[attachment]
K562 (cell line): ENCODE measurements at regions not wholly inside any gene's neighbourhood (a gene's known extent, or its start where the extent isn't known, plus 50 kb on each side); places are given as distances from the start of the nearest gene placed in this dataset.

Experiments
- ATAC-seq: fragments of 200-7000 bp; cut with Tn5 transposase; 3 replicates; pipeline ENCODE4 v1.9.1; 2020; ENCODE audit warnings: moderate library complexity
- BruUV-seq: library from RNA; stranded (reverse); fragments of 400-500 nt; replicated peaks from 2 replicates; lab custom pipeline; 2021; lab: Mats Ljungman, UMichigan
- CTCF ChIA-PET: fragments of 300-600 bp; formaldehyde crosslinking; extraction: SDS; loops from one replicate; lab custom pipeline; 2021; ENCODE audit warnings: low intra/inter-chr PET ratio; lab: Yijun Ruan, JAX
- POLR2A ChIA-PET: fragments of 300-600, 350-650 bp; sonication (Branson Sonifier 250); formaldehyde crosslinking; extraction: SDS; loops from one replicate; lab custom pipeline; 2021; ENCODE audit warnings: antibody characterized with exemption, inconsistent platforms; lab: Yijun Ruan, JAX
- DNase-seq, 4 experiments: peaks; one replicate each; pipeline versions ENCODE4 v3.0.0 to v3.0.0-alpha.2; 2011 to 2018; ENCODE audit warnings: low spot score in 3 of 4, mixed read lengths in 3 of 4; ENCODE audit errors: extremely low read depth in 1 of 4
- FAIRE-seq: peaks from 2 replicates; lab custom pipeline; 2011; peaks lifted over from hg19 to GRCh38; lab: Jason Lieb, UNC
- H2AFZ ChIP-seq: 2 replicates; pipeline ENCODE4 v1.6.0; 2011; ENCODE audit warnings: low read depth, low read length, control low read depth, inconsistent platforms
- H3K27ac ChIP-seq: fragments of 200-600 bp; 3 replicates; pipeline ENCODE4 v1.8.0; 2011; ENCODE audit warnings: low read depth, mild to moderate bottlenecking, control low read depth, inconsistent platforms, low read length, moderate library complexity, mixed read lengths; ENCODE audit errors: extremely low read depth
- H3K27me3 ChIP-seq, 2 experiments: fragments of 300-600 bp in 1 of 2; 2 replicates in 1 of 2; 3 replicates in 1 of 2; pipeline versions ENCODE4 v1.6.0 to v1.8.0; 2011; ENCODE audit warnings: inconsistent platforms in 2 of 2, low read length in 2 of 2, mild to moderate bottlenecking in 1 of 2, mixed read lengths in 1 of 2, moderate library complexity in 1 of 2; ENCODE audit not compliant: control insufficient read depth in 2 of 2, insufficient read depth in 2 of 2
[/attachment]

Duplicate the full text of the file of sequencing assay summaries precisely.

K562 (cell line): ENCODE measurements at regions not wholly inside any gene's neighbourhood (a gene's known extent, or its start where the extent isn't known, plus 50 kb on each side); places are given as distances from the start of the nearest gene placed in this dataset.

Experiments
- ATAC-seq: fragments of 200-7000 bp; cut with Tn5 transposase; 3 replicates; pipeline ENCODE4 v1.9.1; 2020; ENCODE audit warnings: moderate library complexity
- BruUV-seq: library from RNA; stranded (reverse); fragments of 400-500 nt; replicated peaks from 2 replicates; lab custom pipeline; 2021; lab: Mats Ljungman, UMichigan
- CTCF ChIA-PET: fragments of 300-600 bp; formaldehyde crosslinking; extraction: SDS; loops from one replicate; lab custom pipeline; 2021; ENCODE audit warnings: low intra/inter-chr PET ratio; lab: Yijun Ruan, JAX
- POLR2A ChIA-PET: fragments of 300-600, 350-650 bp; sonication (Branson Sonifier 250); formaldehyde crosslinking; extraction: SDS; loops from one replicate; lab custom pipeline; 2021; ENCODE audit warnings: antibody characterized with exemption, inconsistent platforms; lab: Yijun Ruan, JAX
- DNase-seq, 4 experiments: peaks; one replicate each; pipeline versions ENCODE4 v3.0.0 to v3.0.0-alpha.2; 2011 to 2018; ENCODE audit warnings: low spot score in 3 of 4, mixed read lengths in 3 of 4; ENCODE audit errors: extremely low read depth in 1 of 4
- FAIRE-seq: peaks from 2 replicates; lab custom pipeline; 2011; peaks lifted over from hg19 to GRCh38; lab: Jason Lieb, UNC
- H2AFZ ChIP-seq: 2 replicates; pipeline ENCODE4 v1.6.0; 2011; ENCODE audit warnings: low read depth, low read length, control low read depth, inconsistent platforms
- H3K27ac ChIP-seq: fragments of 200-600 bp; 3 replicates; pipeline ENCODE4 v1.8.0; 2011; ENCODE audit warnings: low read depth, mild to moderate bottlenecking, control low read depth, inconsistent platforms, low read length, moderate library complexity, mixed read lengths; ENCODE audit errors: extremely low read depth
- H3K27me3 ChIP-seq, 2 experiments: fragments of 300-600 bp in 1 of 2; 2 replicates in 1 of 2; 3 replicates in 1 of 2; pipeline versions ENCODE4 v1.6.0 to v1.8.0; 2011; ENCODE audit warnings: inconsistent platforms in 2 of 2, low read length in 2 of 2, mild to moderate bottlenecking in 1 of 2, mixed read lengths in 1 of 2, moderate library complexity in 1 of 2; ENCODE audit not compliant: control insufficient read depth in 2 of 2, insufficient read depth in 2 of 2